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What Happened Inside the Supreme Court Today

What Happened Inside the Supreme Court Today

What Happened Inside the Supreme Court Today

As oral arguments for and against marriage equality conclude, we're getting our first look at what took place at the nation's high court.

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As 90 minutes of oral arguments in the nation's high court concluded, reports began trickling out about what transpired as the nine justices considered whether the U.S. Constitution guarantees same-sex couples the right to marry. 

A second set of oral arguments, scheduled for one hour, considered whether the Constitution requires states to recognize same-sex marriages legally performed in other states. Find updates about that portion of the hearing below. 

In her opening statement for the consolidated case originating in Ohio, Obergefell v. Hodges, pro-equality attorney Mary Bonauto noted that the love, commitment, and mutual support shared by married same-sex couples is equal to that of opposite-sex spouses, but that same-sex couples are denied the legal protection afforded to opposite-sex couples. 

(RELATED: Listen to the Oral Arguments of Obergefell v. Hodges)

"The stain of unworthiness that follows on individuals and families contravenes the basic constitutional commitment [of] equal dignity," said Bonauto, according to audio made available by the court. The entire purpose of the 14th Amendment, Bonauto argued, is to protect people from being relegated to second-class status. 

Justice Ruth Bader Ginsburg was the first to pose a question in the hearings, asking Bonauto how the court's decision in Windsor, which allowed states to continue to define marriage as they see fit but allowed the federal government, Bonauto said that states do have the right to define marriage by their own terms, "except that their laws must respect the Constitutional rights of persons, and Windsor couldn't have been clearer about that. And here we have a whole class of people who are denied the equal right" to participate in the government institution of marriage, which protects families.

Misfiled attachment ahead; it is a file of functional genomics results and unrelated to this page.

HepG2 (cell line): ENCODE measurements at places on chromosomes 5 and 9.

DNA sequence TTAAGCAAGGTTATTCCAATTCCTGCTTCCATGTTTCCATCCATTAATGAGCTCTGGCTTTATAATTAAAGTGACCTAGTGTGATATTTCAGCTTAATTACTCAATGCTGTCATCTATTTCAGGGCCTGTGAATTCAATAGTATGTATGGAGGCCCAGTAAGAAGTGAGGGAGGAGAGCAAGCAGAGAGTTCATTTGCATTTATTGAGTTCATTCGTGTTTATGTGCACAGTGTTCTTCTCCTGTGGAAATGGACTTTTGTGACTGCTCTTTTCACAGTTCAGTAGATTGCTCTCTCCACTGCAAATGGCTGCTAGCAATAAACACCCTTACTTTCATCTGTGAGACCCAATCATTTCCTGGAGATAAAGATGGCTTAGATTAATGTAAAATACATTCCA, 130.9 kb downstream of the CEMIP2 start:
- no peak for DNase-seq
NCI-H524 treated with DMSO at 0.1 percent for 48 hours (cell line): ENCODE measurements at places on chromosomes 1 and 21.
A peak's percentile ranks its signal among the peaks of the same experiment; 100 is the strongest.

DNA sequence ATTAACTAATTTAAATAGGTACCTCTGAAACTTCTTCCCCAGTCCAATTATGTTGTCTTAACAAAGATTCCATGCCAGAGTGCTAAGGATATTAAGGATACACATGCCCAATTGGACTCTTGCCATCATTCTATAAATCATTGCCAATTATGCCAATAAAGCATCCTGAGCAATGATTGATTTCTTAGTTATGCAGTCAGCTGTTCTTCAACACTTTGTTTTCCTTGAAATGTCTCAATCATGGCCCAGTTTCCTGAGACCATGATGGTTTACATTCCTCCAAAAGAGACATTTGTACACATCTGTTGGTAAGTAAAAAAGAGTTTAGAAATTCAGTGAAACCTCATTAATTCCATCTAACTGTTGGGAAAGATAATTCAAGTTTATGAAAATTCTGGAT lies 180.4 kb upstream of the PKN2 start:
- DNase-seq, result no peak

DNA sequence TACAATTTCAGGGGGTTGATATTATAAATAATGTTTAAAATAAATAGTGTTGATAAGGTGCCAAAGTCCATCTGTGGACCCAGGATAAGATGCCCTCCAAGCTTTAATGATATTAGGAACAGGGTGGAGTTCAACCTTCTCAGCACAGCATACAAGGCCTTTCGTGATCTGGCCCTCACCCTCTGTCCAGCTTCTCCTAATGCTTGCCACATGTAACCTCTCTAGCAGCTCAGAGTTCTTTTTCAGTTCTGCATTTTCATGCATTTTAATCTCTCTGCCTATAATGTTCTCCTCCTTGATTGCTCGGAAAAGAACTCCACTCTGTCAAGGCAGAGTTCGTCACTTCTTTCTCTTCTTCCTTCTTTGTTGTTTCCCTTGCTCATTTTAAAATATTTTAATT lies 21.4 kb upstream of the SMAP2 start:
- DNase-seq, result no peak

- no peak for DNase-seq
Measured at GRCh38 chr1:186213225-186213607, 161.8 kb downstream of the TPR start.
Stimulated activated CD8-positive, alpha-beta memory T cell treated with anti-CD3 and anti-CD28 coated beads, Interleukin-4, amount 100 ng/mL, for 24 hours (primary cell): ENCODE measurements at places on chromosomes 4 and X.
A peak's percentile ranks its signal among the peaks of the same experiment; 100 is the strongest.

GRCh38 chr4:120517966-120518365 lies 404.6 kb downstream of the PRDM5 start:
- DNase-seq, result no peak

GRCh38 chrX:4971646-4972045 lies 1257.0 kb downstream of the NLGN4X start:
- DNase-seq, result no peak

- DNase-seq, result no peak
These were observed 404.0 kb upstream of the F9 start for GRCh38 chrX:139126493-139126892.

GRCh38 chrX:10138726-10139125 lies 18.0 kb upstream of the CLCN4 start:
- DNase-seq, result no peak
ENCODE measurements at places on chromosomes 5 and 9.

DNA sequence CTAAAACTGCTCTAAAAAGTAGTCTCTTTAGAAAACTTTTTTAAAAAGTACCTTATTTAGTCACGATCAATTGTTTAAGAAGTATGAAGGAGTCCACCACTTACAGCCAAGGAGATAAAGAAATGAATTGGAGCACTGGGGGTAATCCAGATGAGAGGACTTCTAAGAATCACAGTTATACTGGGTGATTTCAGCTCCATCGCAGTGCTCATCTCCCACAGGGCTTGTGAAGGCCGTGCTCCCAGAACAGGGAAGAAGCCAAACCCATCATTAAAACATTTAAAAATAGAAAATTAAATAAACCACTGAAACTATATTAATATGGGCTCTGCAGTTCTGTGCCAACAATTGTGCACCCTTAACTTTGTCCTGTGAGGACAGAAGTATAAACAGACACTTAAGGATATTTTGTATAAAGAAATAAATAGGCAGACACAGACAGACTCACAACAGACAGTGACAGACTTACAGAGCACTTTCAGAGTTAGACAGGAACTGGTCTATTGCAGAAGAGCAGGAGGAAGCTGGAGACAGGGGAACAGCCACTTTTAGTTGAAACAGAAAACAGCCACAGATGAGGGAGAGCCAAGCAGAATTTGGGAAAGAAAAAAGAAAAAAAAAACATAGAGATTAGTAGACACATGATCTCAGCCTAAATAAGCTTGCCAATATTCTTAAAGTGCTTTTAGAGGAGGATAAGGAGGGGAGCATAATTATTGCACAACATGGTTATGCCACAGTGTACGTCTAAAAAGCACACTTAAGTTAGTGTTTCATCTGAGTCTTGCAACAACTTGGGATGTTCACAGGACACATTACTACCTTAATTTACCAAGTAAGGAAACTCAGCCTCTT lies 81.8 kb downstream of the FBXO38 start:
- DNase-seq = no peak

"I don't think you could come out of the argument today with any good sense of what the justices were going to do in this historic case," said Tom Goldstein of SCOTUSblog while on MSNBC immediately after the hearing. He said the liberal justices, as expected, sounded like they favored the plaintiffs. The conservative justices asked "a lot about tradition, about how marriage has always been between a man and a woman."

Chief Justice John Roberts, for example, said that he had searched for definitions of marriage prior to today's hearing and was unable to find anything older than about 12 years that did not define marriage as the union of one man and one woman, reports the Times. 

(RELATED: Antigay Heckler Dragged Out of Supreme Court Hearing)

"If you succeed, that definition will no longer be operable," Roberts told Bonauto. "You are not seeking to join the institution. You are seeking to change what the institution is." 

Justice Anthony Kennedy, widely considered to be the crucial swing vote, asked  Bonauto how to reconcile that marriage has always been between one man and one woman, according to the law.